Plus, what kind of a nanny would I be, considering I can’t even concentrate on watching two children playing on the beach! I walk towards a low section of headland, close to where they are, hoping to find a little more comfort than on the rocks. Here I sit on a small patch of short dry grass admiring them for their inquisitive nature and determination.
The widow of an old friend of John had posted on social media that she needed an assistant to work in her cafe. It was advertised initially as a summer job, with the possibility of remaining permanently, should both parties so wish. John and Claire had obviously discussed it before he spoke to me, as the pitch was convincing. A change of scenery, beautiful surroundings, lovely people, my own bedsit, chance to do something different; even the potential to take over the business if I liked it, when the current owner retires. Worst case, I didn’t enjoy it and could look for something else at the end of the summer, or sign up to start a college course in September.
Claire had persuaded me to see it as a student would view a gap year; an experience, which I could make the best of; plus the beaches she said were stunning, and she thought it would feel like being on holiday rather than work. I was very conscious that I had been with them for a lot longer than they had initially planned and was worried that I had outstayed my welcome, despite them never having given me any indication they felt that way.
So, Claire and I had re-worded the introduction of my curriculum vitae that she had helped me to write over several evenings, when at eighteen I applied for my first full-time position. John had then forwarded this revised version to Susan with his recommendation, and the role was mine. I was to leave the following week.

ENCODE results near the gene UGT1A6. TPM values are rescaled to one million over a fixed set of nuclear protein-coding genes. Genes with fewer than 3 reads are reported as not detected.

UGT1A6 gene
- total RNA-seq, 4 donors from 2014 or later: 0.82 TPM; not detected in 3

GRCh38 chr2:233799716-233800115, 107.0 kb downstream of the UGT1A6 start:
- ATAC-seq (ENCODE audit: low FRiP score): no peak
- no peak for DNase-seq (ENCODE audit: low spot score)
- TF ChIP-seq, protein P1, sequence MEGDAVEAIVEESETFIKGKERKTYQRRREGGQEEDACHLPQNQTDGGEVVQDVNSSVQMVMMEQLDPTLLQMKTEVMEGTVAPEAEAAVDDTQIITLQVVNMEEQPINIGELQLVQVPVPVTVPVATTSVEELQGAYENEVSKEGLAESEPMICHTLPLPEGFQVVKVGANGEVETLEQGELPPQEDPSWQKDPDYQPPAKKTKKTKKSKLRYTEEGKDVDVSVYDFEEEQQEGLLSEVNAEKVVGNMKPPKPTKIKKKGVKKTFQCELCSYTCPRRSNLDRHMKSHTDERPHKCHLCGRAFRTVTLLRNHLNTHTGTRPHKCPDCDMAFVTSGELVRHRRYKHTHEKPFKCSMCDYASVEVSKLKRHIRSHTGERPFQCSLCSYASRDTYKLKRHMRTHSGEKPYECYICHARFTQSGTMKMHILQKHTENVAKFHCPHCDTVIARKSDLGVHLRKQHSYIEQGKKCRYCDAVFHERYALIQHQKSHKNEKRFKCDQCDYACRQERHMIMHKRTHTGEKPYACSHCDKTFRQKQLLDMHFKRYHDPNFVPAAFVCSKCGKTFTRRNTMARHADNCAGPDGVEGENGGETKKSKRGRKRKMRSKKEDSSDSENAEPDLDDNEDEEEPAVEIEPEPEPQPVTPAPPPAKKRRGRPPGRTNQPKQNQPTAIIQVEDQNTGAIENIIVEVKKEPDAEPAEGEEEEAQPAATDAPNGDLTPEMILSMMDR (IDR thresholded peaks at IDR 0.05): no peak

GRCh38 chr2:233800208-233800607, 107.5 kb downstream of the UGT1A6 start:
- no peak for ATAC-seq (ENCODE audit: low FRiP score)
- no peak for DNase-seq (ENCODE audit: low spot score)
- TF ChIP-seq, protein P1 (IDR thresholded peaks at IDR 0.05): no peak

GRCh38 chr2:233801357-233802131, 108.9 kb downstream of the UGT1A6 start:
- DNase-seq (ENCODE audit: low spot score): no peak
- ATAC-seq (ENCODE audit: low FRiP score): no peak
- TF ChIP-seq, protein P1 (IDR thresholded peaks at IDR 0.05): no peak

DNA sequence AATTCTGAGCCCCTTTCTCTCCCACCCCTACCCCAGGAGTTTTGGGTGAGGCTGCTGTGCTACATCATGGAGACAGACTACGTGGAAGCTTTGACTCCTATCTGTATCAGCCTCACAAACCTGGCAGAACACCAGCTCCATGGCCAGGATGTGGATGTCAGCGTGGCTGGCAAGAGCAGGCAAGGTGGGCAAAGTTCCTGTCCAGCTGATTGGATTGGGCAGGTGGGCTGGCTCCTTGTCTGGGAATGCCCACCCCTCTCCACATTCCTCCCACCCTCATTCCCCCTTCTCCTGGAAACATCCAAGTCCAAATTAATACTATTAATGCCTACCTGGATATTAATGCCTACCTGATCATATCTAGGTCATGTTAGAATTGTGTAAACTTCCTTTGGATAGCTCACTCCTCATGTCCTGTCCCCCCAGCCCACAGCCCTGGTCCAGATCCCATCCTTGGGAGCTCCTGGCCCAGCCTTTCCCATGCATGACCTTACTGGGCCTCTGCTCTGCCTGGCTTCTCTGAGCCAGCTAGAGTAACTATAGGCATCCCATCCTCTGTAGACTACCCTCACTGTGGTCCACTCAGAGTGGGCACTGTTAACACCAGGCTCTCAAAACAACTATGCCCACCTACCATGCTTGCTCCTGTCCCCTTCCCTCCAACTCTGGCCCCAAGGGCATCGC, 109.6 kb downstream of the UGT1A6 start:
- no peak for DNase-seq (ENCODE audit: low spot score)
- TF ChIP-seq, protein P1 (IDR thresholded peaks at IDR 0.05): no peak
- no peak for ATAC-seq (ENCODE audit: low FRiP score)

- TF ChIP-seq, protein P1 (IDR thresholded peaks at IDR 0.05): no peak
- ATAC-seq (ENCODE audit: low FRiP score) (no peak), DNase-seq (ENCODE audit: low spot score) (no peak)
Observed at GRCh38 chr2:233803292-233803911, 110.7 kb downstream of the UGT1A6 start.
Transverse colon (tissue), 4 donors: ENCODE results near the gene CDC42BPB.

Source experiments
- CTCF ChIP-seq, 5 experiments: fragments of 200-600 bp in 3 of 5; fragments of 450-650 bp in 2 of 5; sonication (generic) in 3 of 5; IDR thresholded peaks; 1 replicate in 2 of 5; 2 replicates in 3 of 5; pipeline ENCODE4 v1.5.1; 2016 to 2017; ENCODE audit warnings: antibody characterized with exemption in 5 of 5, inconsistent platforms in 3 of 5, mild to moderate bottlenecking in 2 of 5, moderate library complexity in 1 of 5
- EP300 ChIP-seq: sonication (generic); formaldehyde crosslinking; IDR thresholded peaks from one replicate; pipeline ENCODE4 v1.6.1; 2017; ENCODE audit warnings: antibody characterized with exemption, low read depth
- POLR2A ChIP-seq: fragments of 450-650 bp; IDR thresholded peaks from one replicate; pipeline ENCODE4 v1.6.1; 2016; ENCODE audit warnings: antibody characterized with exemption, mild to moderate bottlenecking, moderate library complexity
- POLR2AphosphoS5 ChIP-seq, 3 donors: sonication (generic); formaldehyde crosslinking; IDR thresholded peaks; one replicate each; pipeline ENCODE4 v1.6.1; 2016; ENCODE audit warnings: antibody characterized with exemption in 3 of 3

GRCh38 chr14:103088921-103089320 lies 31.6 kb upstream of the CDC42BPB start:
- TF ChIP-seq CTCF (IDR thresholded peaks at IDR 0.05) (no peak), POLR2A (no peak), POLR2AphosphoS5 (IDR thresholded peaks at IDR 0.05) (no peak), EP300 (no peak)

John had kindly booked my train tickets and Claire helped me to pack, using the two new large suitcases that they had purchased to thank me for caring for Emmy. They were a lovely metal grey colour with a hard though flexible shell which spun freely, had extendable handles and were far lighter and more easily maneuverable than my old ones. This they felt would be a lot less stressful than travelling with several smaller bags and I now believe them to be right. I would most probably have left something on a train, had I attempted to take so much.
I was shocked and extremely grateful to discover that from London to Glasgow I would be seated in first class. The four and a half hour journey was undoubtedly more pleasant due to the spacious seats and extra legroom, complimentary wifi, and inclusive food and drink.
Saying goodbye had been hard. Waving Emmy off at the entrance to school as I had done since she started reception was emotional. I was going to miss her SO much. John had said his goodbyes before leaving for work and Claire had come with me to Euston station, where we ate brunch before hugging on the platform. I can feel the tears welling up in my eyes now, as they did then.
At that point I didn’t know when I would see her again. Now, I don’t know if I will see her again.